In the year 2015, an artificial virus called GenoVax is unleashed, and the human race will know what it is like to burn. "Good, clean, kill-'em-all-and-let-God-sort-it-out fun."--Locus. HC: Ace....
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I read this quite a few years ago, but didn't realize at the time that it was a sequel, so I didn't enjoy the book the first time around.I've just now finished a re-read, but this time I was prepared, and actually read the first book (Viravax) before going back to its sequel, Burn. And now the story makes sense.So, a warning: this book will make very little sense if you don't read Viravax first. I'm frankly surprised in hindsight that I finished this the first time around.In this book, the virus developed by the Viravax corporation (owned by the religious group known as the Children of Eden) is released, and able to infect the public. Infection means that you die a horrible death, with your body's cells basically melting into a rancid stench before engulfing into a self-immolating blue flame.Much better action this time around, but still the clunkiness persists. I strongly recommend you read the books one after the other, because there are so many references here to the first book that you'll want to be sure you remember all of the details. But the timelines are skewed. Some of this book exists in a parallel timeline to the original, so events that already took place in book 1 are repeated here, but through the viewpoint of a different character this time around. In fact, I was sure that a large chunk of one chapter was actually copied and pasted from the first book, with only a few changes. In all other cases, however, the re-telling of an event was through fresh eyes, so it wasn't too dull to go through once more.Slightly better than the first book, the chapters in this book don't seem to jump too far ahead. There is always an indefinite period of time that elapses when you end one chapter and begin another, but it's less jerky this time (although far from perfect).The strongest complaint about this book is that once again the reader inhabits the thoughts of a different character in each chapter, and details are given to you in that manner, by listening in as the characters thinks about things. There are more action scenes in this book, so it's better than the first one, but there are also many times when it bogs down as you're stuck in the head of some character.2.5 stars for this one... a bit better than the previous, and an interesting story if you can get through 2 somewhat flawed books to absorb it all. If you have already finished Viravax, then you've already invested enough to make it more than worth your while to also read Burn, as it does complete the overall story quite nicely.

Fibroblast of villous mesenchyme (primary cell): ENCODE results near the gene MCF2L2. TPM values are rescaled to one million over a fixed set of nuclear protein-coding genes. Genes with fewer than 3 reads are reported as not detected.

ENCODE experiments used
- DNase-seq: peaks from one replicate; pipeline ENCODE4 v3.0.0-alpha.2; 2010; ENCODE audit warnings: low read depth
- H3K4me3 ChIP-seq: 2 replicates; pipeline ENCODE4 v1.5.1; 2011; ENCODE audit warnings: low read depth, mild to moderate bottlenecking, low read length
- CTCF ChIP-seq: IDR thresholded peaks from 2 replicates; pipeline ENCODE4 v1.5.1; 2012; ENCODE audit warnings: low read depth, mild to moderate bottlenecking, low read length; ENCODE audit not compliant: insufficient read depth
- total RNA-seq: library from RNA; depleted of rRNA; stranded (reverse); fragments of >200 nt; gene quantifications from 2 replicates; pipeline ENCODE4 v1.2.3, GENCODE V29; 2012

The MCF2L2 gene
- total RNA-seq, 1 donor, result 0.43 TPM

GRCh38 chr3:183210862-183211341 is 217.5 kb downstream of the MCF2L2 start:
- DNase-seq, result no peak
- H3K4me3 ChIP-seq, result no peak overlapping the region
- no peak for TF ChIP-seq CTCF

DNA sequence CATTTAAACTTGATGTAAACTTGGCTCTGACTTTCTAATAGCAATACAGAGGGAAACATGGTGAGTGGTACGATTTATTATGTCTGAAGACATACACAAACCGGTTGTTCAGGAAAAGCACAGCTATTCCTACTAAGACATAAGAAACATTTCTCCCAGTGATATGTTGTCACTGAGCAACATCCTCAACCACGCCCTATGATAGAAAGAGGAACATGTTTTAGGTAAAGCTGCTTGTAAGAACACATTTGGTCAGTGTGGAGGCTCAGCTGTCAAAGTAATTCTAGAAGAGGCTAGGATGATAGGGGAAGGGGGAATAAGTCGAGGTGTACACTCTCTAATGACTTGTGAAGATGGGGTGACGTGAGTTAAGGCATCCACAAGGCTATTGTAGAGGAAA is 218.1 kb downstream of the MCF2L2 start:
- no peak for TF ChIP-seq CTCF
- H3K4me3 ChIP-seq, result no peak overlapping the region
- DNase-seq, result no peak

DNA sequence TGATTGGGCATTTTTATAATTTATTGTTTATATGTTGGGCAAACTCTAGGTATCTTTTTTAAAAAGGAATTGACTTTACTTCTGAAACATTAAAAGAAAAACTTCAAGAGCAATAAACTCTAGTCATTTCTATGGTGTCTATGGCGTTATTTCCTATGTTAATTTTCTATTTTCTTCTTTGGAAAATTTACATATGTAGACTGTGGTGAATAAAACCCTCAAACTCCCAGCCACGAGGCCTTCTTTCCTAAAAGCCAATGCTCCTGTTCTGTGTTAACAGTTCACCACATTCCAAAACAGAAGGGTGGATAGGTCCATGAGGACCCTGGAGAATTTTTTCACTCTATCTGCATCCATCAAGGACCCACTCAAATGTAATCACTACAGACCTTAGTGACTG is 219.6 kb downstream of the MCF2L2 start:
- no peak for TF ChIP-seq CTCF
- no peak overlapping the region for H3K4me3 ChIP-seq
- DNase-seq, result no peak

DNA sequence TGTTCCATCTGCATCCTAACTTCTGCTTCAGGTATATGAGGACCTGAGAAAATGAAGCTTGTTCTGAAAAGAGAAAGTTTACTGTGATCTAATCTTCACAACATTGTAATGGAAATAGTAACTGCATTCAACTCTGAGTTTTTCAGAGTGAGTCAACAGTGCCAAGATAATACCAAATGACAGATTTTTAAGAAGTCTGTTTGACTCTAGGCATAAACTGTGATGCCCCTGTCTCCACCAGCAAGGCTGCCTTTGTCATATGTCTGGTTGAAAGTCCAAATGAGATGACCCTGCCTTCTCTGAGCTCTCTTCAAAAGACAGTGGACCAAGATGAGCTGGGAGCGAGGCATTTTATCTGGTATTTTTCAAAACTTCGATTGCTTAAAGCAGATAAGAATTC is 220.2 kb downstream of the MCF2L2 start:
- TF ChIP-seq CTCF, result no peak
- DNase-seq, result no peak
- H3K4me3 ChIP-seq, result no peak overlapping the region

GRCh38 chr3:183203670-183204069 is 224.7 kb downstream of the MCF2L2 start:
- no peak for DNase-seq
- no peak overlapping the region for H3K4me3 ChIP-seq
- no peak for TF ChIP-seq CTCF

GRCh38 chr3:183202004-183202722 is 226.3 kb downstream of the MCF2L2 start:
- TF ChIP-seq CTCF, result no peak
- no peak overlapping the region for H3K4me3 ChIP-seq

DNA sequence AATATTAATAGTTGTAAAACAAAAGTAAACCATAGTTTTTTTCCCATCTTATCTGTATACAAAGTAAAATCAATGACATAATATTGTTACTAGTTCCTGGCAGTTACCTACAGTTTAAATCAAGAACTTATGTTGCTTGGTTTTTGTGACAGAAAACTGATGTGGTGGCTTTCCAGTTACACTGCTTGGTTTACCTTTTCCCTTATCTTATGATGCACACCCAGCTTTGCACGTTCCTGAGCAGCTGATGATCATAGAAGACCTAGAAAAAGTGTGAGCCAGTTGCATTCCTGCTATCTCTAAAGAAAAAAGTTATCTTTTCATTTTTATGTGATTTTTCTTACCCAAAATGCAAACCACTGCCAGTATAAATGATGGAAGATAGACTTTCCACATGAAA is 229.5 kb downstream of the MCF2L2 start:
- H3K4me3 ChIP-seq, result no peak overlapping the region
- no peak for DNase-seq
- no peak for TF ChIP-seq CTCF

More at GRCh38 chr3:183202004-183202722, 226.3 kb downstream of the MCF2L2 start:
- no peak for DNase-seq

Gotta quit reading into a series until I've read book 1 first. I really didn't think this was that great. I've got ViraVax now (but didn't have it when I read Burn). I will read it sometime, but was put off enough that it will take some time before I get to it.
Sometimes you just need to read some poorly written crap to remind yourself what artistry really looks like. One of the worst books I've ever struggled through.